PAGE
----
Bariatric surgery and differences in the regulation of basal metabolism

In an article published in the journal Cell Reports (October 2020), the PIMS research team, led by Maude Le Gall and André Bado, shows that the regulation of the basic metabolism of the operated obese patient differs according to the bariatric surgery used: the gastric bypass known as “of the Roux-en-Y type” (RYGB) or the sleeve gastrectomy (SG). This work was carried out in collaboration with researchers from the University of Iowa (USA).

Currently, there are few or no effective pharmacological and behavioral therapies for the management of severe obesity. Bariatric surgery remains the most effective treatment, with RYGB (standard procedure) and SG being the most used techniques. In addition to weight loss and its long-term maintenance, RYGB and SG improve dyslipidemia, non-alcoholic fatty liver disease, and type 2 diabetes in operated patients, sometimes even before weight loss. However, the mechanisms underlying these beneficial effects are complex and remain debated.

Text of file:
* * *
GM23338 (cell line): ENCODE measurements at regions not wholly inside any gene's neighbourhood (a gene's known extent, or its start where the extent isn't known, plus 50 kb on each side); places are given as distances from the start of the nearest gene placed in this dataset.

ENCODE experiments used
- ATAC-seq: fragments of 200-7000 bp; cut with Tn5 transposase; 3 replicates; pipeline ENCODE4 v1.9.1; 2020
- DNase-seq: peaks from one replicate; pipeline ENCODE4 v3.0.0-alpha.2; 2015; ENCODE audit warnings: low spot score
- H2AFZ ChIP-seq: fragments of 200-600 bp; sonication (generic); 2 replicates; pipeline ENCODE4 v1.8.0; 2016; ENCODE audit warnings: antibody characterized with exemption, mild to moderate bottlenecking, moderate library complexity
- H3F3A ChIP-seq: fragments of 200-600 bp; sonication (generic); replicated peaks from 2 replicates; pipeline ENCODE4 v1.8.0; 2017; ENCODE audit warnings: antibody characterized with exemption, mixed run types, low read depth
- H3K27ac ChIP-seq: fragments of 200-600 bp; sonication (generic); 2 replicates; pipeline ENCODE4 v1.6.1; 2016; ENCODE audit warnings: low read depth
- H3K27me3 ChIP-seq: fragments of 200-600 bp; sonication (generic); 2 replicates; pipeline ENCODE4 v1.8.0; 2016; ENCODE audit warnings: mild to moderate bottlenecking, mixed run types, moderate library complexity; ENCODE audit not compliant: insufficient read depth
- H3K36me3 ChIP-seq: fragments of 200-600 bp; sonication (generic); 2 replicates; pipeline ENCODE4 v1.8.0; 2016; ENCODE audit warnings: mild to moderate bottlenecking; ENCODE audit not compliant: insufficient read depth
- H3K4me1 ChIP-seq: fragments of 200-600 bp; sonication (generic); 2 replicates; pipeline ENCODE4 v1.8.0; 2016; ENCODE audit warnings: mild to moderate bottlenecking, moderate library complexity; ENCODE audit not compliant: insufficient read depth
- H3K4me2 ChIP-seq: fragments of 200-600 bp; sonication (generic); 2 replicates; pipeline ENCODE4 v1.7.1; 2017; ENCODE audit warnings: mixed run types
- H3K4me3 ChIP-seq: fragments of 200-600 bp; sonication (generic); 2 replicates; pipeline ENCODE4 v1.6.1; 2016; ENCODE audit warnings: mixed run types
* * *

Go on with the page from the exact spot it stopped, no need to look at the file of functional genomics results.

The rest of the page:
In this study, researchers demonstrated, using a combination of direct and indirect calorimetry, an increase in basal metabolism, in particular its anaerobic component after RYGB, but not after SG. This increase was associated with a specific increase in splanchnic sympathetic nerve activity and “browning” of the mesenteric adipose tissue.

Among their main observations:

  • Selective splanchnic denervation suppresses all beneficial effects of RYGB by mechanisms involving endocannabinoid signaling in the small intestine.
  • Administration of an endocannabinoid-1 (CB1) receptor antagonist to obese mice mimics the specific effects of RYGB surgery on metabolism, while that of a CB1 agonist attenuates its effects. 

These results identify the CB1 receptor as an important player in basal metabolism after RYGB surgery via a pathway involving the sympathetic nervous system. This receptor could therefore represent a therapeutic target of interest for the treatment of obesity associated with type 2 diabetes.

 

Cell Rep. 2020 33 (4): 108270. doi: 10.1016

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